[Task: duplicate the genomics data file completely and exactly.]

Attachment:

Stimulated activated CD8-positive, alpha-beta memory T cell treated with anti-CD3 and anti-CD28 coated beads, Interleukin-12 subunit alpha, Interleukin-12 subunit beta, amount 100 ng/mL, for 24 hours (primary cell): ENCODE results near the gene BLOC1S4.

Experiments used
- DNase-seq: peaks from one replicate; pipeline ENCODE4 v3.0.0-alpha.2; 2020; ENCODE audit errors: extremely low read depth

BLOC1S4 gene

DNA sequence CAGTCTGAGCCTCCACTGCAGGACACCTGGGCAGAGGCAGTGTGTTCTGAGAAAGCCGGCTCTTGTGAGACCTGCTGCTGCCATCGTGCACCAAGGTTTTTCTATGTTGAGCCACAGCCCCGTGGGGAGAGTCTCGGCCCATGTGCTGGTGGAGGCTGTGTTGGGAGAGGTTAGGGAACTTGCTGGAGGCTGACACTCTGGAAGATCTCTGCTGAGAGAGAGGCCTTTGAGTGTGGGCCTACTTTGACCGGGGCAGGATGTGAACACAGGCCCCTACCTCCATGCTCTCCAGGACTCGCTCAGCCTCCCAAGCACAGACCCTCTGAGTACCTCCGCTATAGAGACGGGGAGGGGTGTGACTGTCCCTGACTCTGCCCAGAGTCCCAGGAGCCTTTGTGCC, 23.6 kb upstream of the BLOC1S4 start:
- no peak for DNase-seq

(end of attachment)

Stimulated activated CD8-positive, alpha-beta memory T cell treated with anti-CD3 and anti-CD28 coated beads, Interleukin-12 subunit alpha, Interleukin-12 subunit beta, amount 100 ng/mL, for 24 hours (primary cell): ENCODE results near the gene BLOC1S4.

Experiments used
- DNase-seq: peaks from one replicate; pipeline ENCODE4 v3.0.0-alpha.2; 2020; ENCODE audit errors: extremely low read depth

BLOC1S4 gene

DNA sequence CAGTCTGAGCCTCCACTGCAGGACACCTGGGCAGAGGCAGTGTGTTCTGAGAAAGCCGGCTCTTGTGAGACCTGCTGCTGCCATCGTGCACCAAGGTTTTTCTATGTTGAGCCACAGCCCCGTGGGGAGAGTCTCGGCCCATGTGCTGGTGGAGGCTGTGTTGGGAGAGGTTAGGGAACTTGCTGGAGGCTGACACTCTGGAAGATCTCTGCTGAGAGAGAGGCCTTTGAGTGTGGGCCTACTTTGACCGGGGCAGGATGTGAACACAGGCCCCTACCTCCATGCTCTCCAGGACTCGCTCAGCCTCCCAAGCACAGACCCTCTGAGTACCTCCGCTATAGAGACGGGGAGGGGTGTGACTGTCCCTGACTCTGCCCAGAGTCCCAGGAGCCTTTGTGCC, 23.6 kb upstream of the BLOC1S4 start:
- no peak for DNase-seq